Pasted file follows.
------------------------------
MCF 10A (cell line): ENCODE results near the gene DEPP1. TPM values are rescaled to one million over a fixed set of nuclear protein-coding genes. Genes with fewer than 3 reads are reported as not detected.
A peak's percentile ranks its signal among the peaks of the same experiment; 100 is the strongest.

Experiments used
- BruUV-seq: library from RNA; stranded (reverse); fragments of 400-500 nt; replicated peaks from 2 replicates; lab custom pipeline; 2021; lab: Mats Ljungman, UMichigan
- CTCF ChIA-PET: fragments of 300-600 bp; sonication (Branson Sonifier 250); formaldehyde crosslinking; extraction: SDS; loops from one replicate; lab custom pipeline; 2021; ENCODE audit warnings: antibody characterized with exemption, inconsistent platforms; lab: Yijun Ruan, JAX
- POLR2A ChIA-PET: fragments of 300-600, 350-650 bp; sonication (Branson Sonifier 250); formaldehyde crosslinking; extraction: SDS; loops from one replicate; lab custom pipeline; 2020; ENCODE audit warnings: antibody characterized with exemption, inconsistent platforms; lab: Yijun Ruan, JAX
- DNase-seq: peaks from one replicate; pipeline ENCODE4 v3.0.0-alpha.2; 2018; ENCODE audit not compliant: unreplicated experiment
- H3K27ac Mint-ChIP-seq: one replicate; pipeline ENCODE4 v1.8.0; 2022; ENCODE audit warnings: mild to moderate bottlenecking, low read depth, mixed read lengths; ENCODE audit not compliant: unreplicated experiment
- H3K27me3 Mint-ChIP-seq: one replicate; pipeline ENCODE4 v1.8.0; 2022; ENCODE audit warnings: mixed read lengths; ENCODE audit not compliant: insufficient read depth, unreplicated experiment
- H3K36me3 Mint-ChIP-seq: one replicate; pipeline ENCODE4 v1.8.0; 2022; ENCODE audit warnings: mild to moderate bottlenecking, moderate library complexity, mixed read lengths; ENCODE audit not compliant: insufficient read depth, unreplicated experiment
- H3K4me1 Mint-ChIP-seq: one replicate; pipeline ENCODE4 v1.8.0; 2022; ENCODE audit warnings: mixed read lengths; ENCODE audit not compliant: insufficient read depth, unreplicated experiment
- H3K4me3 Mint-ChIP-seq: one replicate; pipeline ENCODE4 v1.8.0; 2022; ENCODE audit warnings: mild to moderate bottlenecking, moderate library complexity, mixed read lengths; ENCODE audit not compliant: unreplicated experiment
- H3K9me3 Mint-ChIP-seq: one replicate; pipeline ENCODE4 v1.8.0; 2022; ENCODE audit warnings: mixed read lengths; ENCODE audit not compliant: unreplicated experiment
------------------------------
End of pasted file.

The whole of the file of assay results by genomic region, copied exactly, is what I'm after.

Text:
MCF 10A (cell line): ENCODE results near the gene DEPP1. TPM values are rescaled to one million over a fixed set of nuclear protein-coding genes. Genes with fewer than 3 reads are reported as not detected.
A peak's percentile ranks its signal among the peaks of the same experiment; 100 is the strongest.

Experiments used
- BruUV-seq: library from RNA; stranded (reverse); fragments of 400-500 nt; replicated peaks from 2 replicates; lab custom pipeline; 2021; lab: Mats Ljungman, UMichigan
- CTCF ChIA-PET: fragments of 300-600 bp; sonication (Branson Sonifier 250); formaldehyde crosslinking; extraction: SDS; loops from one replicate; lab custom pipeline; 2021; ENCODE audit warnings: antibody characterized with exemption, inconsistent platforms; lab: Yijun Ruan, JAX
- POLR2A ChIA-PET: fragments of 300-600, 350-650 bp; sonication (Branson Sonifier 250); formaldehyde crosslinking; extraction: SDS; loops from one replicate; lab custom pipeline; 2020; ENCODE audit warnings: antibody characterized with exemption, inconsistent platforms; lab: Yijun Ruan, JAX
- DNase-seq: peaks from one replicate; pipeline ENCODE4 v3.0.0-alpha.2; 2018; ENCODE audit not compliant: unreplicated experiment
- H3K27ac Mint-ChIP-seq: one replicate; pipeline ENCODE4 v1.8.0; 2022; ENCODE audit warnings: mild to moderate bottlenecking, low read depth, mixed read lengths; ENCODE audit not compliant: unreplicated experiment
- H3K27me3 Mint-ChIP-seq: one replicate; pipeline ENCODE4 v1.8.0; 2022; ENCODE audit warnings: mixed read lengths; ENCODE audit not compliant: insufficient read depth, unreplicated experiment
- H3K36me3 Mint-ChIP-seq: one replicate; pipeline ENCODE4 v1.8.0; 2022; ENCODE audit warnings: mild to moderate bottlenecking, moderate library complexity, mixed read lengths; ENCODE audit not compliant: insufficient read depth, unreplicated experiment
- H3K4me1 Mint-ChIP-seq: one replicate; pipeline ENCODE4 v1.8.0; 2022; ENCODE audit warnings: mixed read lengths; ENCODE audit not compliant: insufficient read depth, unreplicated experiment
- H3K4me3 Mint-ChIP-seq: one replicate; pipeline ENCODE4 v1.8.0; 2022; ENCODE audit warnings: mild to moderate bottlenecking, moderate library complexity, mixed read lengths; ENCODE audit not compliant: unreplicated experiment
- H3K9me3 Mint-ChIP-seq: one replicate; pipeline ENCODE4 v1.8.0; 2022; ENCODE audit warnings: mixed read lengths; ENCODE audit not compliant: unreplicated experiment